FIG. 3 illustrates some typical dimensions in a flip-chip package in accordance with an exemplary embodiment of the invention including both a thin-film interconnect structure and an additional coarser interconnect structure. For example, the thin-film interconnect structure can be built using insulating layers about 12 to 18 μm thick, conductive layers about 6 μm thick, and pads or traces about 50 to 70 μm wide. The coarser interconnect structure in contrast uses insulating layers about 60 to 75 μm thick, conductive layers about 15 μm thick, and pads, plugs, and traces that are about 80 to 200 μm or more wide.

FIG. 4 illustrates a multi-chip device package in accordance with an embodiment of the invention in which a flip-chip package 200 containing a thin-film interconnect structure is attached to a core 400. Core 400 includes surface pads/traces 470, internal traces 494, and vias 492 that connect flip-chip package 200 to external terminals 480 and optionally to other semiconductor dies 410. Conventional fabrication techniques can fabricate core 400 from insulating materials such as polyimide/glass or polyimide/composite with copper traces and vias. Core 400 is preferably fabricated using a buildup technology rather than a laminate technology as is used in printed circuit boards. Core 400 provides yet another level of interconnect structure to the thin-film and any additional coarser interconnect structures within package 200. An advantage of the packaging of FIG. 4 is that the thin-film structures cover a relatively small area when compared to the area of core 400. The smaller area of thin-film structures makes production cost less than would be required for a package in which thin-film structures covered the entire area corresponding to the footprint of core 400. Additionally, allowing thin film structure in package 200 to perform routing functions between cells (i.e., CPU to memory to logic to graphic circuits) in die 110 can reduce the required die size and reduce the die layer count possibly resulting in a significant cost savings during fabrication of die 110.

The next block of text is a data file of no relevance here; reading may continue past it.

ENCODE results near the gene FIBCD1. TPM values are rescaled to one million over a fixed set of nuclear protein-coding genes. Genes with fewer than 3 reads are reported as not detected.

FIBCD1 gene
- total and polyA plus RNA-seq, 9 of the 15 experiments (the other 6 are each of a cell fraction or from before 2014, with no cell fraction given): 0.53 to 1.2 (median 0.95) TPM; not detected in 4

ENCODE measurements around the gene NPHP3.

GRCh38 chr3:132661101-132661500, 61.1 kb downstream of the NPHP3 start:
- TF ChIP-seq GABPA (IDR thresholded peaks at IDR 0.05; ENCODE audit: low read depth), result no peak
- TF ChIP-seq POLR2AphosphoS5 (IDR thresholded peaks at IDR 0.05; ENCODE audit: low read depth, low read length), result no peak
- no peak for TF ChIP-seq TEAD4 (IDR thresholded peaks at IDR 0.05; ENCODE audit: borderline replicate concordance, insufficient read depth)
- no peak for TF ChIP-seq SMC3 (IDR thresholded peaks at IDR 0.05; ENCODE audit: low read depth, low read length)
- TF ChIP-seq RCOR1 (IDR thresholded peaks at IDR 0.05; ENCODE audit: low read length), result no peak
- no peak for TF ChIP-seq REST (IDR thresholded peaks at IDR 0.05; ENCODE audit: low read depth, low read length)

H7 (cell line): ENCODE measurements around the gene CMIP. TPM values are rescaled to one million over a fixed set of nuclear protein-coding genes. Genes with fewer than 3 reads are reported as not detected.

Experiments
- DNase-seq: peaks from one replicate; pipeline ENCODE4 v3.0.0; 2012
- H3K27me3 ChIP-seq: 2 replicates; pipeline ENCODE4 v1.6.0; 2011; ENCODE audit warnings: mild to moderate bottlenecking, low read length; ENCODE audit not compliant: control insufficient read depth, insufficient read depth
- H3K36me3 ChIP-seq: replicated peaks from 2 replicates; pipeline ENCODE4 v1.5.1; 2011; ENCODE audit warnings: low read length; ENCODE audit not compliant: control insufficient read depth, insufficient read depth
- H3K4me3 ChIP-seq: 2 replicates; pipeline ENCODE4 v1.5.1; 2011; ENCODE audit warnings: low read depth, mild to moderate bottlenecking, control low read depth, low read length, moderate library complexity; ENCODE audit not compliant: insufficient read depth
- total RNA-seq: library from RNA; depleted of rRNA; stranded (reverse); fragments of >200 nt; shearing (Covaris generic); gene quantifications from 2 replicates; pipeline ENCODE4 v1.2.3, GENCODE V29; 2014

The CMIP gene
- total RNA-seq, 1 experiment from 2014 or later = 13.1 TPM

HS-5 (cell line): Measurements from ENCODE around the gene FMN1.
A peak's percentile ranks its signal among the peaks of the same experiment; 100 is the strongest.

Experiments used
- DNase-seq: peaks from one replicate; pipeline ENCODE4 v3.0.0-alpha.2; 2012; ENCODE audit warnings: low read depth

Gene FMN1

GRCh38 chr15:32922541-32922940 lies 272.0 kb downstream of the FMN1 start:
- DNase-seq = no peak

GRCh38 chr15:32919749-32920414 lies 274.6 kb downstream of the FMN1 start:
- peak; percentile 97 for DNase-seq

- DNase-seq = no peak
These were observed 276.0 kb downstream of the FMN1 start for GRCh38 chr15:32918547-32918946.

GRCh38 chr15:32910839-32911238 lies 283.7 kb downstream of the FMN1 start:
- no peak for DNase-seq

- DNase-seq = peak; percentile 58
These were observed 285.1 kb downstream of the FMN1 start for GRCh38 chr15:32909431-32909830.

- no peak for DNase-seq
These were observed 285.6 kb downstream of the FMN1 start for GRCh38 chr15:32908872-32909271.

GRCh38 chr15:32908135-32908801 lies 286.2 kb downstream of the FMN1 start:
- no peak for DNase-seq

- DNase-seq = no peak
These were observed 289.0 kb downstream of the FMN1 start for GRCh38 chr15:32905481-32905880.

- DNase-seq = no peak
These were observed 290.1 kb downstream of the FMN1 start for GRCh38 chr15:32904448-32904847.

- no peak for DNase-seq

FIG. 5 illustrates typical dimensions of structures in core 400 in an exemplary embodiment of the invention. In particular, core 400 can include pads 470 about 100 to 120 μm wide for connection to the terminals of package 200 and pads about 1000 μm wide for terminals 480 forming an external BGA. The overall thickness of core 400 can be on the order of about 1 to 1.3 mm with each insulating layer within core 400 being about 160 to 180 μm, each trace layer about 17 μm thick, and vias about 30 to 200 μm thick.

FIGS. 6A, 6B, and 6C illustrate a process for fabrication of package of FIG. 4. FIG. 6A illustrates a process 610 for readying package 200. Process 610 includes a step 612 of fabricating a carrier as described above including thin-film interconnect structures and optional coarser interconnect structures for multiple packages. During fabrication step 612, a patterned etch can remove portions of the carrier, and bottom terminals (e.g., BGAs) can be formed in areas where the sacrificial layer was removed. The patterned etch leaves a frame of the sacrificial material for handling of the interconnect structures. A carrier pre-bake step 614 ensures removal of any moisture before a die attach step 616 aligns semiconductor dies with bumps in corresponding package areas of the carrier. A reflow process 618 then attaches the dies to the respective package areas, and steps 620 and 622 apply and cure an under-fill material. The carrier can then be diced in step 624 to remove the frame and separate individual device packages for use in a final assembly process 650.

FIG. 6B illustrates a process 630 for core preparation. Initially, a conventional fabrication process 632 fabricates a core such as described above in regards to FIGS. 4 and 5. Optionally, step 634 pre-bakes the core to remove moisture, before solder print step 636, pin attach step 638, and reflow step 640 apply solder and pins or other external terminals to pads on the core and then reflow the printed solder to attach the pins. Step 642 can then clean the structure. Solder print step 644, reflow step 646, and bump coining step 648 form bumps where required on the core before the final assembly process 650.